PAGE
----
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Publication #WC119

Community-Based Social Marketing (CBSM): Extension’s New Approach to Promoting Environmental Behavior Change1

Paul Monaghan2

Combining social marketing with a community-based approach (known as CBSM) is frequently used to promote environmental behavior change. As agents of change, Extension agents should find CBSM to be very applicable to their programs. The goal of this EDIS factsheet is to explain some of the basic definitions and concepts of CBSM and provide Extension agents with additional choices for designing, implementing, and evaluating their programs with the public.

Introduction

Community-based social marketing (CBSM) is an effective behavior change approach that combines community-based participatory research (usually known as CBPR) with the methods and principles of social marketing. Social marketing is the use of common commercial techniques to promote changes in behavior for a societal benefit, such as campaigns to encourage using seatbelts, recycling, or vaccinating children, or campaigns to discourage tobacco use. In social marketing, the targeted behavior change must be something that benefits society, such as safety, health, or environmental conservation. For a campaign to be considered successful, a significant percentage of the public must adopt the new behavior. The general public must agree with the social benefits of certain behaviors, and members of the public often need to collaborate with social marketing practitioners to encourage large numbers of citizens to adopt the desired behaviors. Social marketers try to make the adoption process simple, inexpensive, and beneficial to the public. Social marketers do not actually change behavior; that is up to the individuals. Rather, they seek to make behavior change easy and desirable.

Social marketers learn the best methods to make behavior change appealing by researching their target audiences. Like commercial marketers, Extension agents must also rely on the constant collection of data from individuals and communities to uncover audience segments and describe their needs and wants. Research is also important for making decisions about strategies, choosing effective messages, and measuring outcomes. While agents may not always have the resources and experience to collect quantitative data, they can use qualitative research methods and work with specialists. Agents using a community-based approach can also collect data collaboratively with their target audiences and share in the costs, time investment, and analysis of results.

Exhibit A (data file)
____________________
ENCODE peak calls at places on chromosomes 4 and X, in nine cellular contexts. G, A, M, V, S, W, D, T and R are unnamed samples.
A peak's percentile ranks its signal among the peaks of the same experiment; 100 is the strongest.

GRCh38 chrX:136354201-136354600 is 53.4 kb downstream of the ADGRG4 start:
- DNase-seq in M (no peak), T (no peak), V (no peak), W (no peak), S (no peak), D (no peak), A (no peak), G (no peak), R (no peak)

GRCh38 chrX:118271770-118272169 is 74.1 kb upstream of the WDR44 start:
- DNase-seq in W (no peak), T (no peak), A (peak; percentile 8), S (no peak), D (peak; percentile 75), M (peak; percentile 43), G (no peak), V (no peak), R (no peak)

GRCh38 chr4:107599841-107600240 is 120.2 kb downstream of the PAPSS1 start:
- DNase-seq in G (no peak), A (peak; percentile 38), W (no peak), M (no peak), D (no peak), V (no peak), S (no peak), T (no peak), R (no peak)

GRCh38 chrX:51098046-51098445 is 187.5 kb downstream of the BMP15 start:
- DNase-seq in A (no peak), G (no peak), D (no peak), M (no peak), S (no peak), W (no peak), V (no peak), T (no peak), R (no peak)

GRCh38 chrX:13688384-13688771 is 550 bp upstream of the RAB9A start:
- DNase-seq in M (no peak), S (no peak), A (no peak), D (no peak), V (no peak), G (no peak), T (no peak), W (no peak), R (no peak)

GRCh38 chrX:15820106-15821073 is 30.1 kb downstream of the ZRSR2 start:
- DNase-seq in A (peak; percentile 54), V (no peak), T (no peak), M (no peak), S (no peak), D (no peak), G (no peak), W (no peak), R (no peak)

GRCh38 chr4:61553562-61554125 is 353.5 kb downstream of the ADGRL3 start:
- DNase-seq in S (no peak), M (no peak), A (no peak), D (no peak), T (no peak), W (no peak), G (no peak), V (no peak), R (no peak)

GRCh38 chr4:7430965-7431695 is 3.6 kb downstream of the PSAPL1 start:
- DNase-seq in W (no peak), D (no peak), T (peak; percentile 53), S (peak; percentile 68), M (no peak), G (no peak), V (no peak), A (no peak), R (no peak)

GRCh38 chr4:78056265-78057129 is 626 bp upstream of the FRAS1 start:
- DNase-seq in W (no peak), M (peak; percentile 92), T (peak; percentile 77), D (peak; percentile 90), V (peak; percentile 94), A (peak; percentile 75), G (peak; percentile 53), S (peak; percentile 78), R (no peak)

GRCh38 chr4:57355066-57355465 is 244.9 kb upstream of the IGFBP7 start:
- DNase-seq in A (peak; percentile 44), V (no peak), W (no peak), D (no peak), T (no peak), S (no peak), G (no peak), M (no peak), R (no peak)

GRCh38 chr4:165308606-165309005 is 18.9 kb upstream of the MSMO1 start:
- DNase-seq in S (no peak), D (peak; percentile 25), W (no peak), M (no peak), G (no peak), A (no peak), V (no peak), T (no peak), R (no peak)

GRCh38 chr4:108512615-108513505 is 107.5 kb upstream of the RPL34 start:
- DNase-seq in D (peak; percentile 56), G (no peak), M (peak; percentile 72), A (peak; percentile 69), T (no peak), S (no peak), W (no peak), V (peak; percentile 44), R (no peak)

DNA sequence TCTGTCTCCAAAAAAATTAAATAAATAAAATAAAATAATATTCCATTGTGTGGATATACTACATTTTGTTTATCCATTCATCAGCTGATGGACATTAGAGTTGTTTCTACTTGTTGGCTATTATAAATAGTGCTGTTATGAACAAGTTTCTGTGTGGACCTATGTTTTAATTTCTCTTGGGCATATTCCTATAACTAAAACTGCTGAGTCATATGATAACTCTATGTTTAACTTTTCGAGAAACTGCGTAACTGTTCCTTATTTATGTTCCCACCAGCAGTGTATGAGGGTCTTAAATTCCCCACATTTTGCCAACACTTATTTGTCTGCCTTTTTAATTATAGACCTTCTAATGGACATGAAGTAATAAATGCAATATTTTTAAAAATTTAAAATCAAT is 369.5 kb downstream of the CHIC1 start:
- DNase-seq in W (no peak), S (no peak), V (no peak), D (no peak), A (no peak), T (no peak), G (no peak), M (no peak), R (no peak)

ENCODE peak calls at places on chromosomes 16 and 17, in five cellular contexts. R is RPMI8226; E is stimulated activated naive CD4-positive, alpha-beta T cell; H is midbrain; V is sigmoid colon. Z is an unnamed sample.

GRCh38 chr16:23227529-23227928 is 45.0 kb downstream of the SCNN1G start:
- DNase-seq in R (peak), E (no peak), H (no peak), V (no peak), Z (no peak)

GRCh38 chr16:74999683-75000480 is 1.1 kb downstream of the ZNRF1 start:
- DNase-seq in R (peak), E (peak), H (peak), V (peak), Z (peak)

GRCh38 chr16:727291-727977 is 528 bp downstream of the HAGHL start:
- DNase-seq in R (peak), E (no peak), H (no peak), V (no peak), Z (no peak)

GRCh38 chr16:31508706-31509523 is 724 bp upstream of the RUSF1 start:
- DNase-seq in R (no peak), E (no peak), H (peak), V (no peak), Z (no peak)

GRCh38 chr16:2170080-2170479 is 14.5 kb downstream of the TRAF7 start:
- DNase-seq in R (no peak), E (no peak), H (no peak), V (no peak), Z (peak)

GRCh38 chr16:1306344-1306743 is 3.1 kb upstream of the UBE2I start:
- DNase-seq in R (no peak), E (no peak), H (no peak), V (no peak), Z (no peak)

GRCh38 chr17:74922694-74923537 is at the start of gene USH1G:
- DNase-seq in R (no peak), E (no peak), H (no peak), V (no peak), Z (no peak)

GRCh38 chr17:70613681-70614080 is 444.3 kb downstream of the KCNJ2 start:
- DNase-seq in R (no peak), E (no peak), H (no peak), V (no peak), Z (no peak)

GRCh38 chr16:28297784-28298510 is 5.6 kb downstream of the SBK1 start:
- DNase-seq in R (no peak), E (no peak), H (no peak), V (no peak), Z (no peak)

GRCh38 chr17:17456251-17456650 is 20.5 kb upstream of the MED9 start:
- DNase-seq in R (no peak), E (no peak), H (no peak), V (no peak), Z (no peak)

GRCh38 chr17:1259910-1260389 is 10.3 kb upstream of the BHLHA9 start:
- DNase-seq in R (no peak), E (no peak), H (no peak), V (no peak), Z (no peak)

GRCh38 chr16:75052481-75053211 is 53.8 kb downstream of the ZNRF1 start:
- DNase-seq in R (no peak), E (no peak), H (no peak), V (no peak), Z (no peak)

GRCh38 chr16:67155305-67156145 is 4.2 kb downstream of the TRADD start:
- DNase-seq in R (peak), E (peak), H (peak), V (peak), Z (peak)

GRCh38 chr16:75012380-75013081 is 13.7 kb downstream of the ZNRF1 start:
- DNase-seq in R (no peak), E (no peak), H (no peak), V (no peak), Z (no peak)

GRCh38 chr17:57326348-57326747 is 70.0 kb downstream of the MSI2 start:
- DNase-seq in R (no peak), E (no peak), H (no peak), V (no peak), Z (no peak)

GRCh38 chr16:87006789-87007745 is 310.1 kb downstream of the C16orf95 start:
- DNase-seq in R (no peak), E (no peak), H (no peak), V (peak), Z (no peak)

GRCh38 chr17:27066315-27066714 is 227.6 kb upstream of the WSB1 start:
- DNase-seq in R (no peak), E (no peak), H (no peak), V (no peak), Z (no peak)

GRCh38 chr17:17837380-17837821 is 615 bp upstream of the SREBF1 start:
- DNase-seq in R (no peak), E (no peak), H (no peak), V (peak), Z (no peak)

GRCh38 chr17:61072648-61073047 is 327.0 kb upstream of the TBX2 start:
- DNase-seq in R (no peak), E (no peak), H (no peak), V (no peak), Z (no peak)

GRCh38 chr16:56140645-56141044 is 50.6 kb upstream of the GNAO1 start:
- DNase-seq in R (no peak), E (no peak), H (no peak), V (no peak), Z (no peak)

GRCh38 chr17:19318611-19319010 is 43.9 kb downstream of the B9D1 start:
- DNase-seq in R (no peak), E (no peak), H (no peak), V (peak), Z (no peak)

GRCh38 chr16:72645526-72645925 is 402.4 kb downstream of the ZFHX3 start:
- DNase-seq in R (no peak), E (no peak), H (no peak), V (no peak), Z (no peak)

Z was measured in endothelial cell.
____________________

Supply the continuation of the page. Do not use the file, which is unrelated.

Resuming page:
When social marketing campaigns are developed at the community level, the target audience is actively engaged in collecting and analyzing data, designing the most appropriate interventions, and partnering in dissemination of messages and specific behaviors. After a trial intervention, CBSM programs must be evaluated for their impact on behavior change before they can be disseminated to a wider audience. This provides Extension agents an opportunity to pilot test CBSM campaigns at the county level and, if needed, modify them before promoting them statewide. The county level is also ideal for agents to collaborate and conduct social marketing research with targeted groups of citizens, and together the agent and the community become educated about the needs, barriers, and desires of their fellow citizens.

Elements of Community-Based Social Marketing

Target Audience

Understanding the concept of a target audience or market segment can help Extension agents focus on their constituents' needs and wants. In order to identify and describe a target audience, a social marketer must collect data not only about their knowledge, but also about their attitudes and behaviors.

Marketers know that the marketplace is a rich collage of diverse populations, each having a distinct set of wants and needs. They know that what appeals to one individual may not appeal to another. Marketers divide the market into similar groups (market segments), measure the relative potential of a segment to meet organizational and marketing objectives, and then choose one or more segments (target markets) for concentrating their efforts and resources. (Kotler, Roberto, & Lee, 2002, p. 7)

There are numerous studies about the behavior of homeowners with regard to landscaping practices. For example, it is relatively easy to segment them into those who do their own landscaping versus those who hire a contractor, and those who live in a neighborhood with a homeowners' association (HOA) versus those who do not. This simple dichotomy of describing homeowners based on their neighborhoods and their practices shows that these groups of people may have very different needs and wants when it comes to landscaping.

The Four Ps of Social Marketing: Product, Price, Place, and Promotion

The traditional Extension model often assumes that a lack of information or skills constitutes the most important barriers that their clients face. Agents provide this knowledge with the expectation that behavior change will follow. Research conducted with homeowners regarding their landscape practices, for example, shows that there are numerous barriers to change. Research shows that homeowners lack knowledge about environmentally sustainable practices such as water conservation or best practices for fertilizer application. However, research also shows that homeowners lack the time and interest in learning new techniques or working in their yards, which is why many hire landscapers to do it for them.

The concept of product is the first of the "Four Ps" that every successful social marketing campaign should utilize. If agents focus on simple behaviors as a product and consider them like goods in a store, they might conclude that behavioral recommendations have little value if they are not accepted (both adopted and maintained). If the public does not adopt these recommended behaviors, Extension agents must reassess how to revise the product to make it desirable. The focus should be on what the customer wants, not on what Extension wants to provide.